Named of the Dragon by Susanna Kearsley

Named of the Dragon by Susanna Kearsley

Welcome to my review of Named of the Dragon by Susanna Kearsley.  A richly atmospheric story, laden with connections to a classic Tennyson poem, this is a curl up by the fire and read sort of book. With light on, always.

Book Review:

I’ve read a couple of Kearsley titles, and I love them for the atmospheric escape that they bring, evocative prose allows you to exist with the characters within the setting.  In this title, set in Wales is liberally sprinkled with Arthurian legend, paranormal spooky moments, and a clear correlation between Gareth and Lyn (in this story) with the couple, Sir Gareth and Lynnette from Tennyson’s The Idylls of the King.  You don’t have to have a familiarity with either element to enjoy the journey, but the references are easier to spot, and are richer for the knowing.

Lyn is a literary agent with a star children’s book author, Bridget.  Bridget is more than the stereotypical spoilt star, she’s rather annoying most of the time, then does or says something that has you wondering just why you were annoyed.  A bit of a trial though, and Lyn’s rather passive approach to antics that are far from acceptable made this friendship a bit one sided. Fortunately, we have other townsfolk, some strange dreams and a touch of romantic interest mixed in, that give the story some body beyond focusing on Bridget and Lyn.

Enter Gareth, a bit of a recluse, difficult and purposefully abrasive, the attraction between he and Lyn is an odd one, more hinted at then actually consummated, and often falling to the background when strange happenings and stranger dreams start to become more prevalent and important.  A bit of a mix in the combinations: Arthurian legends, Tennyson’s poem and the events in the current day would have shown stronger, for me, had this been more of a time-slip / travel inclusion, even as there were distinct parallels in many moments. While those didn’t work as well for me, the whole concept, placed against the wonderful description and details of the setting, bringing in a tone that varies from grey and rainy to actually a spookier sort of gloom works together to keep me reading.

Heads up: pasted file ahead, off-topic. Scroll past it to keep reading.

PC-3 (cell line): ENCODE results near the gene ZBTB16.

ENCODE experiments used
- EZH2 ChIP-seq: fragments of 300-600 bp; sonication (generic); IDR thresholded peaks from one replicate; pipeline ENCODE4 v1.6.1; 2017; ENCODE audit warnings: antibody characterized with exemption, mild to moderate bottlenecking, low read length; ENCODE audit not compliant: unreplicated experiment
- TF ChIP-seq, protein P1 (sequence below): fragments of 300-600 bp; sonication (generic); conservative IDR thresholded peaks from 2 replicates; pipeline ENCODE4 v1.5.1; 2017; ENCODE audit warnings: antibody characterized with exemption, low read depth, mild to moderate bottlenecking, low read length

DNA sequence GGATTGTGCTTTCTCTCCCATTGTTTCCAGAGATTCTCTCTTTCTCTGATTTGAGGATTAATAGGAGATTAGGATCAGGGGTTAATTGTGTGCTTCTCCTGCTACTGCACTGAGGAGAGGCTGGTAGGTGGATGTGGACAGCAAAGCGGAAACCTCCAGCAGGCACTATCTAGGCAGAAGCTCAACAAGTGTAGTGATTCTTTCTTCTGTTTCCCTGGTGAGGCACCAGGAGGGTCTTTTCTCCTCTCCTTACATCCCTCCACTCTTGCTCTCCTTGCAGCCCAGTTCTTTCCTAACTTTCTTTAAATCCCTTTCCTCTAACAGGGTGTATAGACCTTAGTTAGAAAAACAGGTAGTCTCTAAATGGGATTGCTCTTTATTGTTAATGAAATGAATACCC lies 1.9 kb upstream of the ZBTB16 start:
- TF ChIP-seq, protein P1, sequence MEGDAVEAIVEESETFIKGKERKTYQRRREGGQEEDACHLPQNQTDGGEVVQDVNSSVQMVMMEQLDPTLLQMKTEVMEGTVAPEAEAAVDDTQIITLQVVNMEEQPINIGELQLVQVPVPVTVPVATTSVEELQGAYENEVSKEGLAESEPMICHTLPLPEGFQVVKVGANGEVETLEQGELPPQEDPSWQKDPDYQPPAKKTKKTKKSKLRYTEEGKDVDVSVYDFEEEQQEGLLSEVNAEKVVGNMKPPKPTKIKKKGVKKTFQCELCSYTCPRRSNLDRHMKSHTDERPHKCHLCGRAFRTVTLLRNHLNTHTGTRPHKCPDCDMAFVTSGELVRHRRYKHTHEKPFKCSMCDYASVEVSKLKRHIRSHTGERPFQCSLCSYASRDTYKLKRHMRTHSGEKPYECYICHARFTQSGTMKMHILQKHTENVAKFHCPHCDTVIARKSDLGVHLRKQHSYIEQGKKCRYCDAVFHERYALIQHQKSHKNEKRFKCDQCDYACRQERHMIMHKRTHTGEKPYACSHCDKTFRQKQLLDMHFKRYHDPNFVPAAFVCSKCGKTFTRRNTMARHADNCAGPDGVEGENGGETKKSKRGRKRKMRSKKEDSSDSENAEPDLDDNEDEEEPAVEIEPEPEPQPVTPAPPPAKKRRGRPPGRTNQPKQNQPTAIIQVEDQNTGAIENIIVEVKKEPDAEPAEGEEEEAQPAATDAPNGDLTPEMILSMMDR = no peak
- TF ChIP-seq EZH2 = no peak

While not my favorite, there is enough here to escape and shiver along for several hours, and the intersections of current, past, legend and place all create an atmospheric read from start to finish.

Named of the Dragon by Susanna Kearsley

Title: Named of the Dragon
Author: Susanna Kearsley
Genre: Literary Fiction
Published by: Sourcebooks Landmark
Published on: 6 October, 2015
Source: Publisher via NetGalley
Pages: 336
Audio Length: 10 Hours: 35 minutes
Rated: three-half-stars
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See this Title on Goodreads

The invitation to spend Christmas in Angle, on the Pembrokeshire coast, is one that Lyn Ravenshaw is only too happy to accept. To escape London and the pressures of her literary agency is temptation enough, but the prospect of meeting Booker Prize nominee James Swift - conveniently in search of an agent - is the deciding factor.

On holiday she encounters the disturbing Elen Vaughan, recently widowed and with an eight-month-old son whose paternity is a subject for local gossip. Elen's baby arouses painful memories of Lyn's own dead child/ and strange, haunting dreams, in which a young woman in blue repeatedly tries to hand over her child to Lyn for safekeeping.
Who is the father of Elen's baby? What is the eerie, monstrous creature of Elen's dreams that tries to ensnare her son, and what makes her so sure that Lyn has been sent to protect him?

As she begins to untangle the truth behind the stories, the secret she discovers leads Lyn to an encounter with the past that will change her life forever.

A copy of this title was provided via Publisher via NetGalley for purpose of honest review. I was not compensated for this review: all conclusions are my own responsibility.



About Susanna Kearsley

Susanna Kearsley studied politics and international development at university, and has worked as a museum curator.

Her first novel Mariana won the prestigious Catherine Cookson Literary Prize and launched her writing career. Susanna continued her mix of the historical and paranormal in novels The Splendour Falls, Named of the Dragon, Shadowy Horses and Season of Storms.

Susanna Kearsley also writes classic-style thrillers under the name of Emma Cole.

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